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By Jenny Forti, Principal Lawyer: Injury Law

Workers should be informed of their rights and how they can claim compensation in the case of work-related injuries. The guide below reflects the most up-to-date information on workers’ compensation in 2020, including how to submit a claim, and what workers’ rights are.

What is workers’ compensation?

Workers’ compensation is a form of insurance that provides benefits to workers who suffer an injury or develop a medical condition in the course of, or as a result of, their employment.

These injuries might include suffering an injury at work on a specific day or developing a medical condition over a period of time due to the nature of the work performed.

Workers’ compensation is often referred to as WorkCover.

Workers’ compensation claims are managed by a number of insurance companies on behalf of the Victorian WorkCover Authority, also often referred to as WorkSafe.

Who qualifies for workers’ compensation?

In order to qualify for workers’ compensation, a worker must have suffered an injury which has occurred due to or in the course of their employment.

Does workers’ compensation pay full salary?

In short, no.

If a worker is unfit to perform the job that they were doing at the time of their injury (their “pre-injury duties”), they are entitled to receive a weekly payment.

Weekly payments are paid at a percentage of an injured worker’s income prior to their injury. The payment rates are as follows:

  • First the first 13 weeks of incapacity to perform their pre-injury duties, a worker is entitled to be paid at a rate of 95 percent of their earnings prior to their injury. This is referred to as a worker’s PIAWE (pre-injury average weekly earnings).
  • From weeks 14 to 130 of incapacity to perform their pre-injury duties, a worker is entitled to be paid at a rate of 80 percent of their PIAWE.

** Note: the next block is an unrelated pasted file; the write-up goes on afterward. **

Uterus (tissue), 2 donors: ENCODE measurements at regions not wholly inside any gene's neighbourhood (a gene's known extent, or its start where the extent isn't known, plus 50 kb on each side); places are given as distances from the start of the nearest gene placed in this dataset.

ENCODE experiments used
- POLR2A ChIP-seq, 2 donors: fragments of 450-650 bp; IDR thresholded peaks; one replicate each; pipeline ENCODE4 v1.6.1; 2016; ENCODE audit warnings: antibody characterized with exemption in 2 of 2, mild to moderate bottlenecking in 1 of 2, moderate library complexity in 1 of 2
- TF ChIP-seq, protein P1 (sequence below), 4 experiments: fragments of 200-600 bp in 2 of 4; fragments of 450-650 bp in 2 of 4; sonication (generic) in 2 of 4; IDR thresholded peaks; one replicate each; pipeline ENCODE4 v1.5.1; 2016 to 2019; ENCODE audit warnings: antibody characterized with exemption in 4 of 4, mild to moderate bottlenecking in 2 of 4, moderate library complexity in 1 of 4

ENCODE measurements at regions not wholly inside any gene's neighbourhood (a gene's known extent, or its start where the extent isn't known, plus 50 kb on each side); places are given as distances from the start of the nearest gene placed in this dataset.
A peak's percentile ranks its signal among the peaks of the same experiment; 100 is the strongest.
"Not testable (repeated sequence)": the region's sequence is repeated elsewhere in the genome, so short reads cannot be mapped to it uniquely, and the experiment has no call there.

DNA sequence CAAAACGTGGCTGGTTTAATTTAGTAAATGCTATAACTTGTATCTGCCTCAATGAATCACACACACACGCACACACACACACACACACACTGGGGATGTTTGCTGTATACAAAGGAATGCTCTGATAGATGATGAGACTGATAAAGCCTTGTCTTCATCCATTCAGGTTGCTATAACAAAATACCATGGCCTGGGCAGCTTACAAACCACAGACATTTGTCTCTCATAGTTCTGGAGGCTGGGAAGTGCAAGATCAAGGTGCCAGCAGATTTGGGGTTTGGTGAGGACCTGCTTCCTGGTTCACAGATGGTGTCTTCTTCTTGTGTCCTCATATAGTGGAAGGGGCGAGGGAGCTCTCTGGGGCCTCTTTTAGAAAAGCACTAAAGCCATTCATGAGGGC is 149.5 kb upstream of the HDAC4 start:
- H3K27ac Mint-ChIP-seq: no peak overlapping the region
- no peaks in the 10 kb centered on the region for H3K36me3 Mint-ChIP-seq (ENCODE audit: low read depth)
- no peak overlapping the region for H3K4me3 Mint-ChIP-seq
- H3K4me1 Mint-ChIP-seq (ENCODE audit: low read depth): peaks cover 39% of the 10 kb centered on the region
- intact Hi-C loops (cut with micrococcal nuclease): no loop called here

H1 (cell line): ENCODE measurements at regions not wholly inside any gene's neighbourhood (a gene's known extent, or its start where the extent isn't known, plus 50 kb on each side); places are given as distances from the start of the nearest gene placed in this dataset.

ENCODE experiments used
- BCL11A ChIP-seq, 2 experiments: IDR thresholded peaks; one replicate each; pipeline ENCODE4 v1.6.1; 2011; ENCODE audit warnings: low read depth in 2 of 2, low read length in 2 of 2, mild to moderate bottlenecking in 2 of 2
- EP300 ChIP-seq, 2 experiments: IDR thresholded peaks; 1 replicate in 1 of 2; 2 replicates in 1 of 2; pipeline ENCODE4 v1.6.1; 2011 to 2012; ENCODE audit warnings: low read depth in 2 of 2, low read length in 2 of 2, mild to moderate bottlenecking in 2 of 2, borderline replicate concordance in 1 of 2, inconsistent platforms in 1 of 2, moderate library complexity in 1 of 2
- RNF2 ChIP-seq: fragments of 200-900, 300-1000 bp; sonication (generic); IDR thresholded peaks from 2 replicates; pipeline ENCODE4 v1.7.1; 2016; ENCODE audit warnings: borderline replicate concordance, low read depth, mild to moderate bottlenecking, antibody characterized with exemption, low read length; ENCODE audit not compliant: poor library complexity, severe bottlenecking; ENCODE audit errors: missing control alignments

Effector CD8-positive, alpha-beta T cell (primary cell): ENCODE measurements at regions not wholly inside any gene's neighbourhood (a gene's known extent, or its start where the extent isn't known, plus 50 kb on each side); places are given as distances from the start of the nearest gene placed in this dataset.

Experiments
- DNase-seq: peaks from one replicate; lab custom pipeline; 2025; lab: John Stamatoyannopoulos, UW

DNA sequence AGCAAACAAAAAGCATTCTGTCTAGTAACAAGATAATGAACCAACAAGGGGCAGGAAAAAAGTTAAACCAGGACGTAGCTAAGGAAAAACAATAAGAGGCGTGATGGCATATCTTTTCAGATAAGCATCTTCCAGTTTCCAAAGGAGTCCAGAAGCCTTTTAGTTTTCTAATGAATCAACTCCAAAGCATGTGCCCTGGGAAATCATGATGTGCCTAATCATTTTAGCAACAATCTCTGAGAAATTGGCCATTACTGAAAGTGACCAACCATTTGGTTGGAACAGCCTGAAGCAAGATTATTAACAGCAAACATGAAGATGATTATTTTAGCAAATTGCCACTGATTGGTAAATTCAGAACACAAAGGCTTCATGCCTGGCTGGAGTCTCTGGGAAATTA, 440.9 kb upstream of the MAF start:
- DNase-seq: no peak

• For the first 52 weeks of a worker’s entitlement to weekly payments, the calculation of their payment rate will include any regular overtime and shift allowance that they performed in the 52 weeks prior to their injury.

A worker’s entitlement to weekly payments only continues beyond 130 weeks in limited circumstances.

How do I get workers’ compensation insurance?

Workers’ compensation insurance is required to be taken out by the worker’s employer, not by the worker personally.

If a worker is self-employed, then it is a good idea to get advice from their accountant about insurance options.

Is superannuation paid on workers’ compensation?

Superannuation is paid to injured workers only after they have been receiving weekly payments for a period of 52 weeks. The superannuation is calculated on the amount of weekly payments that the worker receives from week 53 onwards.

How do I get compensation for a work injury?

Compensation for a work injury is accessed by lodging a Workers Injury Claim Form. An injured worker is required to lodge the claim form with their employer as soon as practicable after they have suffered their injury.

Once the employer has received the form, they must forward it on to their workers’ compensation insurer within 10 days. Within 28 days, the insurer must provide a written response to the injured worker, either accepting or rejecting their claim.

What are the types of compensation that an injured worker is entitled to?

Under workers’ compensation, a worker can be entitled to the following compensation:

  • Weekly payments if they are unfit to perform their pre-injury duties
  • Reimbursement for their reasonable medical expenses
  • Lump sum compensation if their injury is permanent. This can include a lump sum for a permanent impairment and compensation for their pain and suffering.
How to understand cost agreements with workers’ compensation lawyers?

Gordon Legal acts for injured workers on a no win no fee basis under certain conditions. This means that an injured worker will not be charged for the legal work done on their case until the successful resolution of their claim.

What to do if this information applies to you

At Gordon Legal, we understand that workers’ compensation claims are a personal issue.

For personalised and individual advice, we offer consultations to discuss your matter.

Please call Gordon Legal (Melbourne) on 1800 21 22 23 or our Geelong office on 1800 21 22 23 to speak with a member of our team.

Given the current environment, we are providing consultations over the phone, Zoom, WebEx or Skype.

No win, no fee

Help when you need it most without the added stress of upfront legal fees engaging a
no win, no fee lawyer. When you need legal help, understandably, the first thing people often think is ‘can I afford it? To address this, our Senior Partner, Peter Gordon and Partner, Paul Henderson pioneered the ‘no win, no fee’ system to create greater access to the legal system.

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